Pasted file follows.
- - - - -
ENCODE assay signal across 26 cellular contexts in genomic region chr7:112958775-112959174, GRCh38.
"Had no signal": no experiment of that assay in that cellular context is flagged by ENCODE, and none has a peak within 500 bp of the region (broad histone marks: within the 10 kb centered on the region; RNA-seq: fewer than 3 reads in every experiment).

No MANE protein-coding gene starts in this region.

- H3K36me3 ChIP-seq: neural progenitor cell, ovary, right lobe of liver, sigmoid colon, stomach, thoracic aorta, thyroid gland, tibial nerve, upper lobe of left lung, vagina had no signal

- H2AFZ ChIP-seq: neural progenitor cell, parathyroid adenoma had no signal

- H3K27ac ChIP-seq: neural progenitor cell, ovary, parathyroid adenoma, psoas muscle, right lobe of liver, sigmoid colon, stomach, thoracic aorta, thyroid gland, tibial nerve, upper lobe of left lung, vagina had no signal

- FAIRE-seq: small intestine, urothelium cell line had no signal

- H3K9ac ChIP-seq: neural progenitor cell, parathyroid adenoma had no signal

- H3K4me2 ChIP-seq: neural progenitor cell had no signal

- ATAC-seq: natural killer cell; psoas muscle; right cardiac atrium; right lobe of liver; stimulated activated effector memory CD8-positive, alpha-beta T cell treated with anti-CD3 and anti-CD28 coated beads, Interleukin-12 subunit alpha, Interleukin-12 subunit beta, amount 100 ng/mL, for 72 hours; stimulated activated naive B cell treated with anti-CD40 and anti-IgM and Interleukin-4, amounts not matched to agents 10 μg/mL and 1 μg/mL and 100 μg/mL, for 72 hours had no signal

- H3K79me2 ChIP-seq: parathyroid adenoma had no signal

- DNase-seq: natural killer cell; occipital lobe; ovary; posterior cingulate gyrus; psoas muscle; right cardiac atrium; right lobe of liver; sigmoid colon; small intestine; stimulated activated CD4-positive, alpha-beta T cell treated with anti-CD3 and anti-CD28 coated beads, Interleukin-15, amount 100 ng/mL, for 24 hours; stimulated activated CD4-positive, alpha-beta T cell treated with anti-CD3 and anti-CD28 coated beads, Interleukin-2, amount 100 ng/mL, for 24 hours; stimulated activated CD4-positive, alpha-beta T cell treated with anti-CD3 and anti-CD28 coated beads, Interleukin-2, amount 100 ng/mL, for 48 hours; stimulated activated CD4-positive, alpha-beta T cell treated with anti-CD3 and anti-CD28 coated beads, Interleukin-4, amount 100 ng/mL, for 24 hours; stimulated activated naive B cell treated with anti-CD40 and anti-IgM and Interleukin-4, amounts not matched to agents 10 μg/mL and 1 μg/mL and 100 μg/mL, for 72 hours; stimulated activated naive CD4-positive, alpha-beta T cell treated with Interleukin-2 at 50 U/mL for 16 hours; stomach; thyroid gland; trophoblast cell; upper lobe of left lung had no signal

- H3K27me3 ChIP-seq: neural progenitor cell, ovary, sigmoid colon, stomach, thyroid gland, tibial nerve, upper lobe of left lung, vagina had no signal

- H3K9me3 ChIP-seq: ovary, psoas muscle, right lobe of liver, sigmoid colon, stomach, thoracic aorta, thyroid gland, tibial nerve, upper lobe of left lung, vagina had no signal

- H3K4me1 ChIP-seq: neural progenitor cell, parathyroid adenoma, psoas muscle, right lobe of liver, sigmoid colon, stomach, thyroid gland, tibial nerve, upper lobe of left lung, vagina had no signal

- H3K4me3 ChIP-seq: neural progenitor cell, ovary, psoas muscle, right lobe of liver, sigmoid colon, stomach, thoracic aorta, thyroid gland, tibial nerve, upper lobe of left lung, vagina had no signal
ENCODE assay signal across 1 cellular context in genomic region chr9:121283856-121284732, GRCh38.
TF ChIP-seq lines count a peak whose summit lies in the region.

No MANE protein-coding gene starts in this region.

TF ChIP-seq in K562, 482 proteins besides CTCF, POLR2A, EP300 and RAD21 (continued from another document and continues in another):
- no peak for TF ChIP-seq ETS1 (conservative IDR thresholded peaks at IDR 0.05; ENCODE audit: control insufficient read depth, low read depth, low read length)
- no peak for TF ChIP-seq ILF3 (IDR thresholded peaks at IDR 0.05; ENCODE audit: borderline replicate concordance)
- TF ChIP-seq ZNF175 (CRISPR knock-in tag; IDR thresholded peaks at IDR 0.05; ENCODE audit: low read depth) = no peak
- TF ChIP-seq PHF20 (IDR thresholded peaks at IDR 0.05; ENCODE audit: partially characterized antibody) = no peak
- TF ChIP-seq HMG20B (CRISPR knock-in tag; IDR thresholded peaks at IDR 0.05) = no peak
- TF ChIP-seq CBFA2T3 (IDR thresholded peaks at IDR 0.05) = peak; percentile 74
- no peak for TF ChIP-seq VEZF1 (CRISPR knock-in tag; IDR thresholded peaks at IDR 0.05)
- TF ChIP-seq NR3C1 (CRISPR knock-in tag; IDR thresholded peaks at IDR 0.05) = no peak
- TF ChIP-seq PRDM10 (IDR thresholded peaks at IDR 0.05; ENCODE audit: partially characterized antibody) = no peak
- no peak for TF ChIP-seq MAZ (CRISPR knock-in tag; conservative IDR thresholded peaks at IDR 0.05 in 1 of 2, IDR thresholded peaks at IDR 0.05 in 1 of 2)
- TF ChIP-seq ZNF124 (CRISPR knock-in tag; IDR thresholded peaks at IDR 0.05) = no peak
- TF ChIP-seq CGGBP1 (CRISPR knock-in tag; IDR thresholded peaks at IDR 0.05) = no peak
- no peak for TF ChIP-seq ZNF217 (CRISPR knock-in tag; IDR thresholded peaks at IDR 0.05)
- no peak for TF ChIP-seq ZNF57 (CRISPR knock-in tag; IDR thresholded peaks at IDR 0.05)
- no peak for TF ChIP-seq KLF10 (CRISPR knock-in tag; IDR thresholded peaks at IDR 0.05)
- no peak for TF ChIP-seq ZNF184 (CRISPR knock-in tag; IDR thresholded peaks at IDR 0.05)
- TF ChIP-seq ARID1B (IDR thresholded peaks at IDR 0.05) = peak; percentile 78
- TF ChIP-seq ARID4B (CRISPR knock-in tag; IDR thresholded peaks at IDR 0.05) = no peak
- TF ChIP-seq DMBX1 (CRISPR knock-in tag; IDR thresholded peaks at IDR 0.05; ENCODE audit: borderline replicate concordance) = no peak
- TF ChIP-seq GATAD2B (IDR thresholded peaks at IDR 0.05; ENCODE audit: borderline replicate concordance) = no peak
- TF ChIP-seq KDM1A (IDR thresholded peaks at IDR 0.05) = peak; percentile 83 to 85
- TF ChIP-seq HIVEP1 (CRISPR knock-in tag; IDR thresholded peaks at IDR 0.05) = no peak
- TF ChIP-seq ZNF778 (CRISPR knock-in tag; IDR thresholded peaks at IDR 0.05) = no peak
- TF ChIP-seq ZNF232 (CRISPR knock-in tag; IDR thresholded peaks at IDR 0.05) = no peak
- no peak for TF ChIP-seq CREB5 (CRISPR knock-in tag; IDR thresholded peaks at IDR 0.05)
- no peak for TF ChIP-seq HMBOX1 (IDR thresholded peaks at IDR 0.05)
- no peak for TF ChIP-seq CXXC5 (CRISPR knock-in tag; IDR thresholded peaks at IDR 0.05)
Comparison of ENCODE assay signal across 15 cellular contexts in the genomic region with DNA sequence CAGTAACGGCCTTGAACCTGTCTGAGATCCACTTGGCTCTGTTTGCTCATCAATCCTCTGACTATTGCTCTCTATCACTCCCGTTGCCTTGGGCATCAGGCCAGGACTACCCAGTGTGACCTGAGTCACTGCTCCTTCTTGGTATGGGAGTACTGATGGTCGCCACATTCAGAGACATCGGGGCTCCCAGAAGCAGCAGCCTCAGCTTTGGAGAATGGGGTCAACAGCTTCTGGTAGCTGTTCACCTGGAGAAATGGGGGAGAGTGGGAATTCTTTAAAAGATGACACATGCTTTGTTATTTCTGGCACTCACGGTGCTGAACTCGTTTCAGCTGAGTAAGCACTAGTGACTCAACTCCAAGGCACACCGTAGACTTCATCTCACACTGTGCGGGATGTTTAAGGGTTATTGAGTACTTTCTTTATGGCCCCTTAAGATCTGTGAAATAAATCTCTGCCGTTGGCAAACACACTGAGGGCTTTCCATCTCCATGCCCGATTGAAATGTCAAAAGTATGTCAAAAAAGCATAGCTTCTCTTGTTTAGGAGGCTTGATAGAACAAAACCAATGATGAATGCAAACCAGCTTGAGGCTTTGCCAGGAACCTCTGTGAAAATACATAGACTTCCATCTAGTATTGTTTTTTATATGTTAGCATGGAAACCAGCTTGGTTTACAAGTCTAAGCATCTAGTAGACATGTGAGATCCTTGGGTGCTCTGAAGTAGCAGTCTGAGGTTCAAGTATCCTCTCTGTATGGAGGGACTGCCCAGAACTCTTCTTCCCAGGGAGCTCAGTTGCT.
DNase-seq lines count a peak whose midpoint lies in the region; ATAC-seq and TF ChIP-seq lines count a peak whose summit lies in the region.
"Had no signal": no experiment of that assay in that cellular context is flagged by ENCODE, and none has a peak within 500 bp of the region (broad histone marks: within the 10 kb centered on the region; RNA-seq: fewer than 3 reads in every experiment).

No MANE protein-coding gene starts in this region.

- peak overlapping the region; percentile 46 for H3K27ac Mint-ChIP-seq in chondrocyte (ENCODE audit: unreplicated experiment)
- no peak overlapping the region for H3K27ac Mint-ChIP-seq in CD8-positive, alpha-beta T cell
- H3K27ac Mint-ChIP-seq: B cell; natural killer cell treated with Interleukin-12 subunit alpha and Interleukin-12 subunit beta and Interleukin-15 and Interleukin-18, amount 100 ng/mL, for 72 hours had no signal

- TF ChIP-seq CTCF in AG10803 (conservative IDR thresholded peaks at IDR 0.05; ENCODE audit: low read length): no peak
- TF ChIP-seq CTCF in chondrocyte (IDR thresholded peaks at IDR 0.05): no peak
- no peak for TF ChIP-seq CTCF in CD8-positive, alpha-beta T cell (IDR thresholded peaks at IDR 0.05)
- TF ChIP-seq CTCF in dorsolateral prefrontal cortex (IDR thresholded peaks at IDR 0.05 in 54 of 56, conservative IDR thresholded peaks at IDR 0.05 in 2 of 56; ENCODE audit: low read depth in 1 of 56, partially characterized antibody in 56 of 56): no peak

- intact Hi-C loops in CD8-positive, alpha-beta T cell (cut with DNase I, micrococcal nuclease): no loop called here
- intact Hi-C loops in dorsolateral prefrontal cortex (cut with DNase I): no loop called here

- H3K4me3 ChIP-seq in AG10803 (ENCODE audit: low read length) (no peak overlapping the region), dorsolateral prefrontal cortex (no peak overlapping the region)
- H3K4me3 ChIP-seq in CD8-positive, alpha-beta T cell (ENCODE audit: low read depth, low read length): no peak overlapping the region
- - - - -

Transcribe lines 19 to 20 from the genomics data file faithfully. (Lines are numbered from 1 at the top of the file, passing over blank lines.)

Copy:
No MANE protein-coding gene starts in this region.

TF ChIP-seq in K562, 482 proteins besides CTCF, POLR2A, EP300 and RAD21 (continued from another document and continues in another):